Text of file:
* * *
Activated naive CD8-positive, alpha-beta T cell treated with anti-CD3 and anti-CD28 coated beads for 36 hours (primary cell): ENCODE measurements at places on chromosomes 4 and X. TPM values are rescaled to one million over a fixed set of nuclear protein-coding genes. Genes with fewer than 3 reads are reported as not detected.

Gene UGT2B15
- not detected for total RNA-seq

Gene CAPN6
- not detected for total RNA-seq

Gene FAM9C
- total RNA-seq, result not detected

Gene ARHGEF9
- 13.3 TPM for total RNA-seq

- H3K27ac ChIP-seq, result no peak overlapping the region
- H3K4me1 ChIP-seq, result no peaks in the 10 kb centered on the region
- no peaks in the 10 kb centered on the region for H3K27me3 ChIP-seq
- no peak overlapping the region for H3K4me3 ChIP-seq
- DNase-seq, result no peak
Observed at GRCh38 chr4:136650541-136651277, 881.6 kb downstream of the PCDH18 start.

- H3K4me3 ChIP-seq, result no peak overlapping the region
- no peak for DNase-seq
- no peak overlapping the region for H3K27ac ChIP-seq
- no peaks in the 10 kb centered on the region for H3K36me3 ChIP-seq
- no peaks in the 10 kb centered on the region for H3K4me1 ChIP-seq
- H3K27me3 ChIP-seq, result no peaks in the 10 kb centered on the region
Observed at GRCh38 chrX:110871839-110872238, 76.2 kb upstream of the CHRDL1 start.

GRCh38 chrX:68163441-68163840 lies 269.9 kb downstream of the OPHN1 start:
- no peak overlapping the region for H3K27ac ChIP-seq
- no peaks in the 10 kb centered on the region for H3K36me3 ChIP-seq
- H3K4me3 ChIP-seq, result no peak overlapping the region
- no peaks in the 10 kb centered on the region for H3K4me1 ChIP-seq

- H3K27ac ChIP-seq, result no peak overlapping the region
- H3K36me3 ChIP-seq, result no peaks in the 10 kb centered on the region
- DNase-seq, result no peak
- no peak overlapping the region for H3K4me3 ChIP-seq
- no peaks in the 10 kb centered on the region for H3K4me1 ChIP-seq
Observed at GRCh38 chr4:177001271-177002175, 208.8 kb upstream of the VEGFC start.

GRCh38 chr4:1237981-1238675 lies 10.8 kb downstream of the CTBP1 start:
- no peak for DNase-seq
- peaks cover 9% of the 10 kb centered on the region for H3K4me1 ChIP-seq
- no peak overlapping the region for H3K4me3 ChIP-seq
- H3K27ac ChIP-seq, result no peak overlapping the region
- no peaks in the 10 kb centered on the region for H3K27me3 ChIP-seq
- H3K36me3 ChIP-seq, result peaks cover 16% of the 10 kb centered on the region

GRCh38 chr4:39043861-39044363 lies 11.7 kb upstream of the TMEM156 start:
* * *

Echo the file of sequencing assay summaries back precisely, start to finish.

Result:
Activated naive CD8-positive, alpha-beta T cell treated with anti-CD3 and anti-CD28 coated beads for 36 hours (primary cell): ENCODE measurements at places on chromosomes 4 and X. TPM values are rescaled to one million over a fixed set of nuclear protein-coding genes. Genes with fewer than 3 reads are reported as not detected.

Gene UGT2B15
- not detected for total RNA-seq

Gene CAPN6
- not detected for total RNA-seq

Gene FAM9C
- total RNA-seq, result not detected

Gene ARHGEF9
- 13.3 TPM for total RNA-seq

- H3K27ac ChIP-seq, result no peak overlapping the region
- H3K4me1 ChIP-seq, result no peaks in the 10 kb centered on the region
- no peaks in the 10 kb centered on the region for H3K27me3 ChIP-seq
- no peak overlapping the region for H3K4me3 ChIP-seq
- DNase-seq, result no peak
Observed at GRCh38 chr4:136650541-136651277, 881.6 kb downstream of the PCDH18 start.

- H3K4me3 ChIP-seq, result no peak overlapping the region
- no peak for DNase-seq
- no peak overlapping the region for H3K27ac ChIP-seq
- no peaks in the 10 kb centered on the region for H3K36me3 ChIP-seq
- no peaks in the 10 kb centered on the region for H3K4me1 ChIP-seq
- H3K27me3 ChIP-seq, result no peaks in the 10 kb centered on the region
Observed at GRCh38 chrX:110871839-110872238, 76.2 kb upstream of the CHRDL1 start.

GRCh38 chrX:68163441-68163840 lies 269.9 kb downstream of the OPHN1 start:
- no peak overlapping the region for H3K27ac ChIP-seq
- no peaks in the 10 kb centered on the region for H3K36me3 ChIP-seq
- H3K4me3 ChIP-seq, result no peak overlapping the region
- no peaks in the 10 kb centered on the region for H3K4me1 ChIP-seq

- H3K27ac ChIP-seq, result no peak overlapping the region
- H3K36me3 ChIP-seq, result no peaks in the 10 kb centered on the region
- DNase-seq, result no peak
- no peak overlapping the region for H3K4me3 ChIP-seq
- no peaks in the 10 kb centered on the region for H3K4me1 ChIP-seq
Observed at GRCh38 chr4:177001271-177002175, 208.8 kb upstream of the VEGFC start.

GRCh38 chr4:1237981-1238675 lies 10.8 kb downstream of the CTBP1 start:
- no peak for DNase-seq
- peaks cover 9% of the 10 kb centered on the region for H3K4me1 ChIP-seq
- no peak overlapping the region for H3K4me3 ChIP-seq
- H3K27ac ChIP-seq, result no peak overlapping the region
- no peaks in the 10 kb centered on the region for H3K27me3 ChIP-seq
- H3K36me3 ChIP-seq, result peaks cover 16% of the 10 kb centered on the region

GRCh38 chr4:39043861-39044363 lies 11.7 kb upstream of the TMEM156 start: